The Magazine

Car Wars

General Motors is no longer ‘Government Motors,’ if it ever was. So why won’t the Obama administration sell its GM stock?

Apr 2, 2012, Vol. 17, No. 28 • By FRED BARNES
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In November 2009, the GM board reversed its decision to sell its European car division. That division’s main car, the Opel, is built in Germany, and the sudden change of plans caused a bitter backlash in Germany and embarrassed the White House. German chancellor Angela Merkel, who had approved the sale, was visiting with Obama when the decision to keep GM Europe was announced. 

Eight months later, GM acquired AmeriCredit to, as its press release said, “meet customer demand for leasing and non-prime financing for GM vehicles.” This put GM in direct competition with its former financing arm, GMAC, now known as Ally. The government owns a large chunk of Ally stock.

Despite these displays of independence, GM has been unable to escape Obama’s shadow. The problem here is Obama. He treats GM as an adopted child, the Volt as his pet vehicle. He’s visited three GM plants as president. Speaking to a UAW audience in Washington in February, Obama recalled getting “inside a brand new Chevy Volt fresh off the line. .  .  . It was nice. I’ll bet it drives real good.” He actually drove it 10 feet.

Obama said the Secret Service wouldn’t let him take the Volt out for a spin. But, he promised, “five years from now when I’m not president anymore, I’ll buy one and drive it myself.” Then last October, he toured the GM plant in Lake Orion, Michigan, 30 miles north of Detroit, and plugged the subcompact Sonic. “You’ve got to sit in that car,” he said. “There’s a lot of room in there, even for a pretty tall guy like me.”

That’s not all. In his stump speeches, the president applauds himself for making the “unpopular” decision to “help the auto industry retool [and] prevent its collapse,” as he put it in Chicago in January. He doesn’t mention President George W. Bush, who provided the initial bailout funds. In his memoir, Decision Points, Bush said he told Obama just after he’d been elected, “I wouldn’t let the automakers fail. I won’t dump this mess on him.”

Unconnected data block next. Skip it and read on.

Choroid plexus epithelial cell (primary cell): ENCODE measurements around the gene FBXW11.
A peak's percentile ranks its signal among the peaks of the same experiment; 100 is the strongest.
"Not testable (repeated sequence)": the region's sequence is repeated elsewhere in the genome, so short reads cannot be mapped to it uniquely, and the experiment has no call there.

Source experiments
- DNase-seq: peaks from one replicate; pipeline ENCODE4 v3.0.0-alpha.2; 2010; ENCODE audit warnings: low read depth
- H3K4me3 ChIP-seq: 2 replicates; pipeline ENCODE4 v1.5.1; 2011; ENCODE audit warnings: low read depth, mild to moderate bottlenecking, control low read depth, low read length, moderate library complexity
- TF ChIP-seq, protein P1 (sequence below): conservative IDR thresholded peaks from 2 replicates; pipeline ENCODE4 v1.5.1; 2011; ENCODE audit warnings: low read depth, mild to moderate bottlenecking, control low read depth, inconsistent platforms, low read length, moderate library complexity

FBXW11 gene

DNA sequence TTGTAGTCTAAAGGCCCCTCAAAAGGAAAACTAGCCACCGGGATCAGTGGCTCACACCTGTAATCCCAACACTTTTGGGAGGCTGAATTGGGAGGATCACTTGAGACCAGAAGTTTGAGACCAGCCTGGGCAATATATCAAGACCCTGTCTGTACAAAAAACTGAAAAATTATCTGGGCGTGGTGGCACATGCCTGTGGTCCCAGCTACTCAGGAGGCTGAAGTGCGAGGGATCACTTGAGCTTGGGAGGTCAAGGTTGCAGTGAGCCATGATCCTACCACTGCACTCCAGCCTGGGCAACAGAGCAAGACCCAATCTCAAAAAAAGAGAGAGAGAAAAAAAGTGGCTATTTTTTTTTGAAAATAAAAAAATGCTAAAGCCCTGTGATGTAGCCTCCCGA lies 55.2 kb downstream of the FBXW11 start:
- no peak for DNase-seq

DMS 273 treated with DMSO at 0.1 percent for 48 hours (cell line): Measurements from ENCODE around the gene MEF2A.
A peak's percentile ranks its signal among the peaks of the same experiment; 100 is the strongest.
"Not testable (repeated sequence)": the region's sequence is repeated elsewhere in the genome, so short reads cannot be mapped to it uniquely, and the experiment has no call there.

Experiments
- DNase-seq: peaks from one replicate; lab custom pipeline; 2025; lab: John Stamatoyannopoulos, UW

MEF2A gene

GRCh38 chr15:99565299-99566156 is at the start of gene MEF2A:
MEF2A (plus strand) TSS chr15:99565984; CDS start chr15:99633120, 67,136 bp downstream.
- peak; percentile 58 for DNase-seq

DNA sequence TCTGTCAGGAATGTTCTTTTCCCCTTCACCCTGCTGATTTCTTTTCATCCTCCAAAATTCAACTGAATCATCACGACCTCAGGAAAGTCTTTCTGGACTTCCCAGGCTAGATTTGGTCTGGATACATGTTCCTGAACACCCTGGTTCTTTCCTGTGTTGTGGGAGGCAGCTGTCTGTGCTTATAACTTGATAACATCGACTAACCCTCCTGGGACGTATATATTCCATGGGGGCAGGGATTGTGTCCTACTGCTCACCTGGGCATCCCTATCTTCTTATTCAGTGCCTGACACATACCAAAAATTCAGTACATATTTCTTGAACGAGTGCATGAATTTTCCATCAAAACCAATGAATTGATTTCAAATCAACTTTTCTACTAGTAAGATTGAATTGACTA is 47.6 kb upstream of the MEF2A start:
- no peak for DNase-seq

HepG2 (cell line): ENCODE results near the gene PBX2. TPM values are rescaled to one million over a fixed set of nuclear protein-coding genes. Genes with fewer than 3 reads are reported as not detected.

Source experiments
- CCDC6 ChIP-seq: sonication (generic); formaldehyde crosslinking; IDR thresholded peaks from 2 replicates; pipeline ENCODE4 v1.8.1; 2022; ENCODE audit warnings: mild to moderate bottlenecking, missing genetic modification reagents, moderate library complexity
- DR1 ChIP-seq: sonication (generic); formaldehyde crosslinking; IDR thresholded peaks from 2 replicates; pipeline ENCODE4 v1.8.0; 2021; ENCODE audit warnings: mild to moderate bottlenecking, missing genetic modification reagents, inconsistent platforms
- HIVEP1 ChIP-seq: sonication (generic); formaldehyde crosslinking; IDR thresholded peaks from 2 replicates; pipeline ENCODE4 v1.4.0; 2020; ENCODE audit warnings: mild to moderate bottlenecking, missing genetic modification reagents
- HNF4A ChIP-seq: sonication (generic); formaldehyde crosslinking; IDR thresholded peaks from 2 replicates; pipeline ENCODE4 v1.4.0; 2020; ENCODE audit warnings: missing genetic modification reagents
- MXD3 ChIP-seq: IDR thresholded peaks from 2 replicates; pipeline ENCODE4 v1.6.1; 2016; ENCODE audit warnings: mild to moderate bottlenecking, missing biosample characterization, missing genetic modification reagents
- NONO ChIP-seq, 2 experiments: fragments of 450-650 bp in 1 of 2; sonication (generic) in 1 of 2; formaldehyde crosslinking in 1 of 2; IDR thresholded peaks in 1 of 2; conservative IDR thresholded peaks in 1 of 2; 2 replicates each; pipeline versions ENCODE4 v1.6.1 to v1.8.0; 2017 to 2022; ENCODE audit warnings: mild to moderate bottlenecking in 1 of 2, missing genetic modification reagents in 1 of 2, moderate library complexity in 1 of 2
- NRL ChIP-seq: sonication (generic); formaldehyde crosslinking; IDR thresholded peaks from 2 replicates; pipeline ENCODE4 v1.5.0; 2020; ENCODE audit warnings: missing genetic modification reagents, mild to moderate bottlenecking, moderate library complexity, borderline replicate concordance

GM officials wince at Obama’s references, fearing he’s politicizing their company and keeping alive the Government Motors stigma. “I hated that name,” Whitacre, now retired, says. “I still hate it. It was very harmful to the company.”

No doubt Obama thinks he’s aiding GM. He’s not. “If you talk to these [GM] guys privately, they can’t get out from under the government fast enough,” says Daniel Howes of the Detroit News. But Obama won’t let go. He took another pro-Volt step in his 2013 budget, asking Congress to increase the tax credit for purchase of a green car to $10,000 from $7,500—an attention-grabbing provision that’s unlikely to pass. Obama also wants buyers to get the credit at the time of purchase, not later.

The administration’s 26 percent of GM stock gives it a hook into the company, though it hasn’t exploited its shares to interfere with corporate decisions. But when GM had an initial public offering in November 2010, the Obama team declined to sell all its shares, despite Whitacre’s pleas.

“There was so much interest in that IPO because we were making money,” Whitacre told me. He said he “begged” administration officials to “sell all their stock” and pay back more of the tab for the $50 billion bailout. “The government had the final say,” Whitacre says. It sought merely to give up its position as the majority (61 percent) stockholder. 

Now the stock is underwater. The IPO opened at $33 a share. The price rose to $38 before falling to $20. Last week, it hovered between $25 and $26. At that price, the administration probably won’t unload its shares before the election. Selling now would expose how far short—roughly $14 billion—taxpayers are of being paid back in full. The stock price would have to double for taxpayers to achieve full reimbursement.

Until all the stock is sold, GM will continue to fall under the Troubled Asset Relief Program, since TARP funded the $50 billion bailout. This means salaries of top GM executives must be approved by the Treasury Department. Whitacre insists salaries are kept so low, at least by Fortune 500 standards, that GM can’t hire corporate talent from outside the company.

 

Though GM is a free-market company today, out of Obama’s grip since emerging from bankruptcy in July 2009, accusations about the bailout have lingered. Government intervention was unnecessary. GM could have been saved through the regular bankruptcy process. A private loan could have come to the rescue.

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